Contacts: John Leslie/NOAA, 301-713-0214
Rani Gran or Aries Keck/NASA, 301-332-6975 or 301-814-8858
Emily Narvaes Wilmsen/Colorado State University, 970.491.2336
How does the globe look when the sun goes down? Scientists today unveiled unprecedented snapshots of Earth at night. Global composite images, constructed from cloud-free nighttime images from the new NOAA-NASA Suomi NPP satellite, were showcased at the American Geophysical Union's annual meeting in San Francisco. The images reveal the glow of human and natural phenomena across the entire Earth in more detail than ever before.
Many of today's satellites are equipped to look at Earth during the day, when they can observe relatively bright objects ─ especially those illuminated by the sun. But the "day-night band" of the Visible Infrared Imaging Radiometer Suite (VIIRS) instrument on the Suomi NPP satellite is equipped with advanced technology that extends the view of Earth's atmosphere and surface into the nighttime hours.
In the new images, the first things to capture the eye are the planet's cities.
"Nothing tells us more about the spread of humans across the Earth than city lights," said NOAA's Chris Elvidge. Elvidge has studied nighttime lights data since 1992, with satellite images far less precise than the news ones. "Even after 20 years, I'm always amazed at what city light images show us about human activity."
A view of Earth at night
The lights of North and South America as seen by the NOAA-NASA Suomi NPP satellite. Sensors on the satellite, launched in October 2011, reveal the glow of human and natural phenomena across the entire Earth in more detail than ever before. Credit: NOAA/NASA
Unlike a camera that captures a picture in one exposure, the day-night band produces an image by repeatedly scanning a scene and resolving it as millions of individual picture elements or pixels. The day-night band goes further, however, to ensure that each pixel collects the right amount of light. If a pixel is very bright, a low-gain mode prevents the pixel from oversaturating. If the pixel is very dark, the signal will be strongly amplified.
This image of the United States of America at night is a composite assembled from data acquired by the Suomi NPP satellite in April and October 2012. The image was made possible by the new satellite’s "day-night band" of the Visible Infrared Imaging Radiometer Suite (VIIRS), which detects light in a range of wavelengths from green to near-infrared and can observe dim signals such as city lights, gas flares, auroras, wildfires, and reflected moonlight.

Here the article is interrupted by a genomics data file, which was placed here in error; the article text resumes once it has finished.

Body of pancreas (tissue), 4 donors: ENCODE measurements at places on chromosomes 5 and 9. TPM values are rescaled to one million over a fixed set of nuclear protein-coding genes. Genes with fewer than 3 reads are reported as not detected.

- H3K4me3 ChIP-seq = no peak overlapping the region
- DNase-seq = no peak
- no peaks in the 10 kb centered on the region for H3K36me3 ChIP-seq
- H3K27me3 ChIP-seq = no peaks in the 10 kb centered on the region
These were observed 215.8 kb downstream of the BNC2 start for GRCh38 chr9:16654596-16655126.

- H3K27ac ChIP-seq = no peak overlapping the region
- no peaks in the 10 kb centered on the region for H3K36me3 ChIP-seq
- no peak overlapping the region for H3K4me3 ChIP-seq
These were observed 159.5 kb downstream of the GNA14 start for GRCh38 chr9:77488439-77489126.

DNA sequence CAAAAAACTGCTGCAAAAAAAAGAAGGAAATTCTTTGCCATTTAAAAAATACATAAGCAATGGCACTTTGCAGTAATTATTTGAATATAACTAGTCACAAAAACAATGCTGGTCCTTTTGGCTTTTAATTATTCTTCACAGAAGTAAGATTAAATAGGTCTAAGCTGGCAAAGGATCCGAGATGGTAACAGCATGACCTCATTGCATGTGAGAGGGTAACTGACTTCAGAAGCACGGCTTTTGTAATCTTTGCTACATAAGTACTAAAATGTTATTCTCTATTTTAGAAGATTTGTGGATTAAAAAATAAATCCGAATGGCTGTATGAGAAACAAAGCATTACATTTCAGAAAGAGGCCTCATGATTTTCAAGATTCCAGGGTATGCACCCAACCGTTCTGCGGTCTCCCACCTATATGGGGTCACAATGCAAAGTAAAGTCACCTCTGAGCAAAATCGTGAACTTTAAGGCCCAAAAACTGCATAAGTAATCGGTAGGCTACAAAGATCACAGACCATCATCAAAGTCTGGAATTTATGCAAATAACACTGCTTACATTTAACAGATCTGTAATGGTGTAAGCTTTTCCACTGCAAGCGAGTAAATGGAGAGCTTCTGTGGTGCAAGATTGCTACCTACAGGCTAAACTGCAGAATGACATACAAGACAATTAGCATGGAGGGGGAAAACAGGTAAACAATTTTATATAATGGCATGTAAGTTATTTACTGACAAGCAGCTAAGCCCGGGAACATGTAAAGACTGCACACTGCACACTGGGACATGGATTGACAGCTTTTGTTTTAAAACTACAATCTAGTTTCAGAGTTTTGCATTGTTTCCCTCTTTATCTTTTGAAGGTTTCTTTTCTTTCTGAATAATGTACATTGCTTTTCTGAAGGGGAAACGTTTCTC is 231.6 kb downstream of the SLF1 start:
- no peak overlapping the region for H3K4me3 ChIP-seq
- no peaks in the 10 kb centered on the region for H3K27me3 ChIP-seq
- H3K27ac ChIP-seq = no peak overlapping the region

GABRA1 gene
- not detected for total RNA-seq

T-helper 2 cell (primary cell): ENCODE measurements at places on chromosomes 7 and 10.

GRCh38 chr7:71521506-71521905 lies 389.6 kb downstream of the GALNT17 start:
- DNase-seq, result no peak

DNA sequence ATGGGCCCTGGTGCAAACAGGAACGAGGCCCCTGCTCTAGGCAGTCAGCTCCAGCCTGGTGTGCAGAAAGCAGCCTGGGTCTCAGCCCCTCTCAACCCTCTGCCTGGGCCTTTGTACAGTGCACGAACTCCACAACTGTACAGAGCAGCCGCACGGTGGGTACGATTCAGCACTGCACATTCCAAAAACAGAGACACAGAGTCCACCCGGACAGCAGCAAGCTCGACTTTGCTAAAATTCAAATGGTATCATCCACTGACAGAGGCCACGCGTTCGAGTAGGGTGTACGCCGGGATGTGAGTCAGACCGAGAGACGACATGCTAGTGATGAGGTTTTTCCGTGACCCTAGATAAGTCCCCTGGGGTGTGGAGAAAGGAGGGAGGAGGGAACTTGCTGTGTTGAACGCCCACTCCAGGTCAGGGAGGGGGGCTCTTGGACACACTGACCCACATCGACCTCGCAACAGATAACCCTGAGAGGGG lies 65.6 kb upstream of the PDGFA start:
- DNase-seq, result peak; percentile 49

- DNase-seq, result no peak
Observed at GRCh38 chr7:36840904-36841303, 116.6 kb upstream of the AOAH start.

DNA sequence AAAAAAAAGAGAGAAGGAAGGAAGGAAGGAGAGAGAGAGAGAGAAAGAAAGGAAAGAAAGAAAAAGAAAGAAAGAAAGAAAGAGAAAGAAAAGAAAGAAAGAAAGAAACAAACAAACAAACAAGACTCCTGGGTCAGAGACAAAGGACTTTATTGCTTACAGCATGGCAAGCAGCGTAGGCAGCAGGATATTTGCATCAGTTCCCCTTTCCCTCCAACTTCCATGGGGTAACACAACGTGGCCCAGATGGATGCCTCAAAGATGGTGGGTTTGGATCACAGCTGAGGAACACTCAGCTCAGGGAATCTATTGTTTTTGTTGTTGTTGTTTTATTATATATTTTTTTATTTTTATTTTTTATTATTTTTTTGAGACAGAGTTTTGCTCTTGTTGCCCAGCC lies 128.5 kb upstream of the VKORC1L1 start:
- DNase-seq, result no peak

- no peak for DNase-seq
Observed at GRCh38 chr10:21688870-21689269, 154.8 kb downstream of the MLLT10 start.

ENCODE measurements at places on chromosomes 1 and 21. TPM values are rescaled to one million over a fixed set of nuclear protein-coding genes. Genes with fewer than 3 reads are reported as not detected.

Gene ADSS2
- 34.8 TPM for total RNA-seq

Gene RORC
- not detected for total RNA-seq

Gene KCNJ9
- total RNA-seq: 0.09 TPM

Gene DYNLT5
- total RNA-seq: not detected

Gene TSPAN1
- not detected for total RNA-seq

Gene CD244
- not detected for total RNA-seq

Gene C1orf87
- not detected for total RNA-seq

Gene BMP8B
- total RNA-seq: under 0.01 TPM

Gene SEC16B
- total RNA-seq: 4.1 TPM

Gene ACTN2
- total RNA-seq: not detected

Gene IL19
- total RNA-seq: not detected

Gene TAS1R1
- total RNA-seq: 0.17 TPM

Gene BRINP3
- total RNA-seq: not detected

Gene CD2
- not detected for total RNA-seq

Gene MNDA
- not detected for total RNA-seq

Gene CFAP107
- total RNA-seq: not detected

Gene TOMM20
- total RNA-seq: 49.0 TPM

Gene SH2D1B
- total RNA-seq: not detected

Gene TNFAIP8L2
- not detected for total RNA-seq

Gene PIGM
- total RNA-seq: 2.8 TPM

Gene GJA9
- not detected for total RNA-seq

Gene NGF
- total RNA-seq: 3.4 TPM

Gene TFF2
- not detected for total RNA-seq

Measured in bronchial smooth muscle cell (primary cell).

"NOAA’s National Weather Service is continuing to explore the use of the day-night band," said Mitch Goldberg, program scientist for NOAA’s Joint Polar Satellite System, JPSS. "The very high resolution from VIIRS data will take forecasting weather events at night to a much higher level."
For example, the VIIRS day-night band watched the recent storm Sandy, illuminated by moonlight, as it made landfall over New Jersey on the evening of Oct. 29. Night time images showed the widespread power outages that left millions in darkness in the wake of the tremendous storm. By revealing such impacts of disaster on human life, the Suomi NPP imagery makes for a more complete view of storms like Sandy, which were previously observed primarily with infrared bands.
"For all the reasons that we need to see the Earth during the day, we also need to see the Earth at night," says Steve Miller, a researcher in NOAA's Cooperative Institute for Research in the Atmosphere at Colorado State University. "Unlike us humans, the Earth never sleeps."
On Oct. 13, 2012, the Visible Infrared Imaging Radiometer Suite (VIIRS) on the Suomi NPP satellite captured this nighttime view of the Nile River Valley and Delta. The Nile River Valley and Delta comprise less than 5 percent of Egypt's land area, but provide a home to roughly 97 percent of the country's population. Nothing makes the location of human population clearer than the lights illuminating the valley and delta at night.
Other phenomena observable with the day-night band become evident only at night. City lights reveal the human footprint on Earth in striking detail, which researchers have used to model the spatial distribution of economic activity. Carbon dioxide emissions from natural gas flares can be measured quantitatively. Fishing boats offshore in the Yellow and East China seas are seen to orient along political boundaries.
VIIRS is not the first instrument to look at nighttime lights. The U.S. Defense Meteorological Satellite Program has made observations with low-light sensors for 40 years. NOAA’s well-known nighttime lights images derive from those satellite data. The new VIIRS day-night band can better detect and resolve Earth's night lights; it is sensitive enough to detect lights as small as a single street lamp and even the nocturnal glow produced by the Earth’s own atmosphere.
Click here to view and download all available Suomi NPP "Earth Night Lights" images.
The Suomi NPP mission is a bridge between NASA’s Earth Observing System and NOAA's Polar-orbiting Operational Environmental Satellite System to the next generation of the operational environmental satellites, the Joint Polar Satellite System. Suomi NPP is both a NASA/NOAA joint mission and JPSS first mission. NOAA’s JPSS provides continuity of critical Earth observations, including the vast oceans, clouds, ozone, snow, ice, vegetation and atmosphere. NOAA works in partnership with NASA on all JPSS missions, ensuring an unbroken series of global weather data and increased weather prediction— securing a more ‘Weather Ready Nation.’
NOAA's mission is to understand and predict changes in the Earth's environment, from the depths of the ocean to the surface of the sun, and to conserve and manage our coastal and marine resources. Join us on Facebook, Twitter and our other social media channels.